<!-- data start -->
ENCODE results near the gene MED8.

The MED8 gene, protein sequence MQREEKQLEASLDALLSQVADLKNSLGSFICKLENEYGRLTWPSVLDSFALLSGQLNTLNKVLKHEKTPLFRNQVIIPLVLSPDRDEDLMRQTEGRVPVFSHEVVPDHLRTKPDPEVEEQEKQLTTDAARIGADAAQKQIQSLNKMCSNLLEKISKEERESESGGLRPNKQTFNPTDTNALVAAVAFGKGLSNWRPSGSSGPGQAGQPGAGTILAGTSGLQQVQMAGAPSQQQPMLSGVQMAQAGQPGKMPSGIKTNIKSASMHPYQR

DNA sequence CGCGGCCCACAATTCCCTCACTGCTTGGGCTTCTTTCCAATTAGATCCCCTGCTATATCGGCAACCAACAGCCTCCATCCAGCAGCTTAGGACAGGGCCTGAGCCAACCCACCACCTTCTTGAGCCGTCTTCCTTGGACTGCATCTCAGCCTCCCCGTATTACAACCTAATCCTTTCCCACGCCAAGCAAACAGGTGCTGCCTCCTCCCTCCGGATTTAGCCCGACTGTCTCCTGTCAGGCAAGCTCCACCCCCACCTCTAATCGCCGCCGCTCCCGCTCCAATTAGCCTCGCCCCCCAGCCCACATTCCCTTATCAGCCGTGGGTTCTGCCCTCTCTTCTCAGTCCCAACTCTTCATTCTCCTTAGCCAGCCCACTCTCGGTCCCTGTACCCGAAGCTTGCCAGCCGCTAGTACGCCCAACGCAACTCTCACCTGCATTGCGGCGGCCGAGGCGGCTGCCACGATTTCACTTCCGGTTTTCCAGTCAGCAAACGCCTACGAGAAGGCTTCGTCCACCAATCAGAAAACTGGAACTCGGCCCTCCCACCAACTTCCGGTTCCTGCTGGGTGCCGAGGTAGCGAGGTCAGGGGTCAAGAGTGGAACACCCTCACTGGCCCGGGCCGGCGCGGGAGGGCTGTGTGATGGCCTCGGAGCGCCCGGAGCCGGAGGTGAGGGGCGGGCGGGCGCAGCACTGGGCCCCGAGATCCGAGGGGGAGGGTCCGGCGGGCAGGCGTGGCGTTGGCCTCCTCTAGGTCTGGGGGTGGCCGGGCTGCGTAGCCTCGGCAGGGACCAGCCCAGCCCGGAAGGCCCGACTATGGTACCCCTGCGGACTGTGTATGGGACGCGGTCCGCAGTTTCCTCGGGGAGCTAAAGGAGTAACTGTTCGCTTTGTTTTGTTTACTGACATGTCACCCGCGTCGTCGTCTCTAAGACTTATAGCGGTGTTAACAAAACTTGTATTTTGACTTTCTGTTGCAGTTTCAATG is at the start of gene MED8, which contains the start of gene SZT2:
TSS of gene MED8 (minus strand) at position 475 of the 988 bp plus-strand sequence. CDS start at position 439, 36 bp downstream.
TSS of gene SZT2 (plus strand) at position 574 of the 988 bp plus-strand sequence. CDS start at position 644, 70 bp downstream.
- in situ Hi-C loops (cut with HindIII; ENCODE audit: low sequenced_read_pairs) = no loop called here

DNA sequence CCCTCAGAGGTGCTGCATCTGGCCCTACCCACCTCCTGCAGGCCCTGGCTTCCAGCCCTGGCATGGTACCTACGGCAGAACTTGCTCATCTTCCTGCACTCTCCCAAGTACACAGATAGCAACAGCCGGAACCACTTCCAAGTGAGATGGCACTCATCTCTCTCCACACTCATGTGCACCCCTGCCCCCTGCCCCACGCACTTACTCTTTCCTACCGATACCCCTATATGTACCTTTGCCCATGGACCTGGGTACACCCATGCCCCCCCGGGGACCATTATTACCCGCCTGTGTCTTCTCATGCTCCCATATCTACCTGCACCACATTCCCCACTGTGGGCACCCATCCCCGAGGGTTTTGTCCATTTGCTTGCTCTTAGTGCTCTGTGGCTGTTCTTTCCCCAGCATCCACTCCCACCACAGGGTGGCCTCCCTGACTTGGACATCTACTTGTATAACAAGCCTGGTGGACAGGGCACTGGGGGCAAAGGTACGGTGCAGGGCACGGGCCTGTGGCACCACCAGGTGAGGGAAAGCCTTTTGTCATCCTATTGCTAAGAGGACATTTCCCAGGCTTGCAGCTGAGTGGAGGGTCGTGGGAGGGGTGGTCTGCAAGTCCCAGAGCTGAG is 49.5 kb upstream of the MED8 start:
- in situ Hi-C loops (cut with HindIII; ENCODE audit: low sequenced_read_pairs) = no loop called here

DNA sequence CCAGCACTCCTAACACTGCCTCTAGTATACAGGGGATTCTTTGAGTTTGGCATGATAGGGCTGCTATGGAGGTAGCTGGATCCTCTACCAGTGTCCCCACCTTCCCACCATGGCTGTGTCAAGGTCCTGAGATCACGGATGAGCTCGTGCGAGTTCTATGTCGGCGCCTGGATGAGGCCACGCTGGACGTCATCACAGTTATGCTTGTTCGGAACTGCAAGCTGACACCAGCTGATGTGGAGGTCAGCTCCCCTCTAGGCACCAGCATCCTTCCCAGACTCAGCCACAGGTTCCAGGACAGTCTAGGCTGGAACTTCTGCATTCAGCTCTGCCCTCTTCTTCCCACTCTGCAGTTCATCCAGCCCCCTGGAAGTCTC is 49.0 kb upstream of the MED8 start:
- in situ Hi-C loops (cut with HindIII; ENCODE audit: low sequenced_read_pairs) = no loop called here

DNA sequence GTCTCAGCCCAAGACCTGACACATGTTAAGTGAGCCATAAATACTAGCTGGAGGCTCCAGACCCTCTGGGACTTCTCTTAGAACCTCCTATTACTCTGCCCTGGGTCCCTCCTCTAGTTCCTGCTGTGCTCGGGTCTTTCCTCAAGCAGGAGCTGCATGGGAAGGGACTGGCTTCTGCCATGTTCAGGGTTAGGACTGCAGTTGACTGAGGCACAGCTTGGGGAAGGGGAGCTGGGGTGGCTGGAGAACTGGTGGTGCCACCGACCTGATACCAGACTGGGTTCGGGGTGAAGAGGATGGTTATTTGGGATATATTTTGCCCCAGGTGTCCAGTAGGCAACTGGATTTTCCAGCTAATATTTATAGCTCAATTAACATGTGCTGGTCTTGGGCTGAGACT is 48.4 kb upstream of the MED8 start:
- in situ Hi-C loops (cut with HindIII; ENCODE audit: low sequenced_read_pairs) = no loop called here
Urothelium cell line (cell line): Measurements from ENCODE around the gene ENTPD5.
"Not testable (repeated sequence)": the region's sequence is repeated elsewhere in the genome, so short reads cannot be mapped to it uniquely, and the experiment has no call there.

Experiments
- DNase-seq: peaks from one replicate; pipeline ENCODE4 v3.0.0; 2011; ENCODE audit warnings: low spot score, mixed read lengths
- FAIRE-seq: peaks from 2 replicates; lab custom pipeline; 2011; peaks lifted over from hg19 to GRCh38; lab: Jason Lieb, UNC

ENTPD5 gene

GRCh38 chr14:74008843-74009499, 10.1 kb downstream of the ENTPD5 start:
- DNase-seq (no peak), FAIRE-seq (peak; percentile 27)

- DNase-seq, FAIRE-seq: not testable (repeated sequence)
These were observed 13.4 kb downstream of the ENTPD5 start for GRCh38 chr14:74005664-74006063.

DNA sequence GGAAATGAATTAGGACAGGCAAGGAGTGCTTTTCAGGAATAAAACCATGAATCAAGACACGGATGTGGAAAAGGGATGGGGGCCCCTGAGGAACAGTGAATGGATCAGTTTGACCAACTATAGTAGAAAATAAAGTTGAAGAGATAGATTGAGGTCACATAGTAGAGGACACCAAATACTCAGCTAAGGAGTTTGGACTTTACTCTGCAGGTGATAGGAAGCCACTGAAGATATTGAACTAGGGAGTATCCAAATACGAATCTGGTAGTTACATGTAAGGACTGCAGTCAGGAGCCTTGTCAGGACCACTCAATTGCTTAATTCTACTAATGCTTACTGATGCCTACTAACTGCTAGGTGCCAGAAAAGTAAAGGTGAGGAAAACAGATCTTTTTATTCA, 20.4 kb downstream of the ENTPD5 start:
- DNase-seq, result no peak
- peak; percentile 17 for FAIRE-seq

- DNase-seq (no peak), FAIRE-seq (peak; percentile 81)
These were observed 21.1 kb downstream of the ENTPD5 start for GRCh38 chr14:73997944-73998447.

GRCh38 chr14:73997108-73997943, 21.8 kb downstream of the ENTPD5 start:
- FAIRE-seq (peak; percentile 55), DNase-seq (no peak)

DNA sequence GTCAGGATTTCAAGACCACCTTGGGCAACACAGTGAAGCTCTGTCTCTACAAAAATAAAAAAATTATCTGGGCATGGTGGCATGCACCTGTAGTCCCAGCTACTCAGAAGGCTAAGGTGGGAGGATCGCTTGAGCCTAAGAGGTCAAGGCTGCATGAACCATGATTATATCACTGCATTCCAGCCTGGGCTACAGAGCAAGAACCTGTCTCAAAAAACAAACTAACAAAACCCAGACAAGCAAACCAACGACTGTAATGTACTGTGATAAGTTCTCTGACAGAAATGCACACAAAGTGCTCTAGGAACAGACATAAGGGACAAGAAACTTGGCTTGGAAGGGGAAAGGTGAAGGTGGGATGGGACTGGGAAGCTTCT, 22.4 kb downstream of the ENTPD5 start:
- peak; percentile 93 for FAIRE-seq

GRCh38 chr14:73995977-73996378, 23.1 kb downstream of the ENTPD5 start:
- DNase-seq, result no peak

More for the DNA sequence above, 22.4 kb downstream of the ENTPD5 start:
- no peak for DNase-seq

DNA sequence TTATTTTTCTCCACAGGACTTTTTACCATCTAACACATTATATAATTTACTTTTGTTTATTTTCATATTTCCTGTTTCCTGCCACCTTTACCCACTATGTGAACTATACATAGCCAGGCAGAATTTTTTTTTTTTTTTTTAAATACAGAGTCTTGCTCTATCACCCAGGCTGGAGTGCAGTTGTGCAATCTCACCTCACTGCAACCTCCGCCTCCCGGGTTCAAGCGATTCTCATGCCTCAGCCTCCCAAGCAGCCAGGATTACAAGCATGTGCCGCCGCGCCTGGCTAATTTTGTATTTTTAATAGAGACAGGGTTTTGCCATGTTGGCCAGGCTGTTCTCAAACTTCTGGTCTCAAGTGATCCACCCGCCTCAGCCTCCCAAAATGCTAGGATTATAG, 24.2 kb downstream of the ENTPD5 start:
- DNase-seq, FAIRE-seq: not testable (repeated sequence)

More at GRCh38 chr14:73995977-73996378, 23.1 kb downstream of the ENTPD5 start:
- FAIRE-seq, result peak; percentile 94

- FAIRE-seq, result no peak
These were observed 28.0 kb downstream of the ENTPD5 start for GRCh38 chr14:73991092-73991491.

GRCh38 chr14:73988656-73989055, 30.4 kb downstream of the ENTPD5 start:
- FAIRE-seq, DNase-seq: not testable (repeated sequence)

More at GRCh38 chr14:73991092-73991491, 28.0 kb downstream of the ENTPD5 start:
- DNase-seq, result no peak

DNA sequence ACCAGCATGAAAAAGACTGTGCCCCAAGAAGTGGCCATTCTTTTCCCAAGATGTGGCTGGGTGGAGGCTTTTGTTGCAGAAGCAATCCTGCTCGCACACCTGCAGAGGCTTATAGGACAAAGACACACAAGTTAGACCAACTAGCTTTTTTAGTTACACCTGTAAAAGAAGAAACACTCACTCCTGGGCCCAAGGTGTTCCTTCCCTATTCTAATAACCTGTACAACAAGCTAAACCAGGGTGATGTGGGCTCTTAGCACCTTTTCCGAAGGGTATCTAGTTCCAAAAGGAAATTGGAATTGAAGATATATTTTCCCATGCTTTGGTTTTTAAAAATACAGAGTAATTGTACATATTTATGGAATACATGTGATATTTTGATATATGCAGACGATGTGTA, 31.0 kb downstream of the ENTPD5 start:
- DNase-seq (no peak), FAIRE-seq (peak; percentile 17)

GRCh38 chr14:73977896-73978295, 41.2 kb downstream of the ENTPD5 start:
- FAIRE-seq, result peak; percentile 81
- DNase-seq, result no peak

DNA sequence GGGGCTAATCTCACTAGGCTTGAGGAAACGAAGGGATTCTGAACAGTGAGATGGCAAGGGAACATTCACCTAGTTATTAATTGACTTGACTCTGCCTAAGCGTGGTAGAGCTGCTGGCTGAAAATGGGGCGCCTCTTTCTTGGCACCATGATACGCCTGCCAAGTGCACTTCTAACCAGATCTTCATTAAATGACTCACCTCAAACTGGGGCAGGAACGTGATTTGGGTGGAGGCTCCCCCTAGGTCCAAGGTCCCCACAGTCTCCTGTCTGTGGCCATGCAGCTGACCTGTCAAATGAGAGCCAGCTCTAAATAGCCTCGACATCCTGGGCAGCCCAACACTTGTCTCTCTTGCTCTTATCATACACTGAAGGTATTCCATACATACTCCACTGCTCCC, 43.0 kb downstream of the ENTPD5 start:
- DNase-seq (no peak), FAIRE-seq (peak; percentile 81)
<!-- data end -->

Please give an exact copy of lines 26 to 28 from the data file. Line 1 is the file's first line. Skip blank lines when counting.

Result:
- DNase-seq (no peak), FAIRE-seq (peak; percentile 81)
These were observed 21.1 kb downstream of the ENTPD5 start for GRCh38 chr14:73997944-73998447.

GRCh38 chr14:73997108-73997943, 21.8 kb downstream of the ENTPD5 start: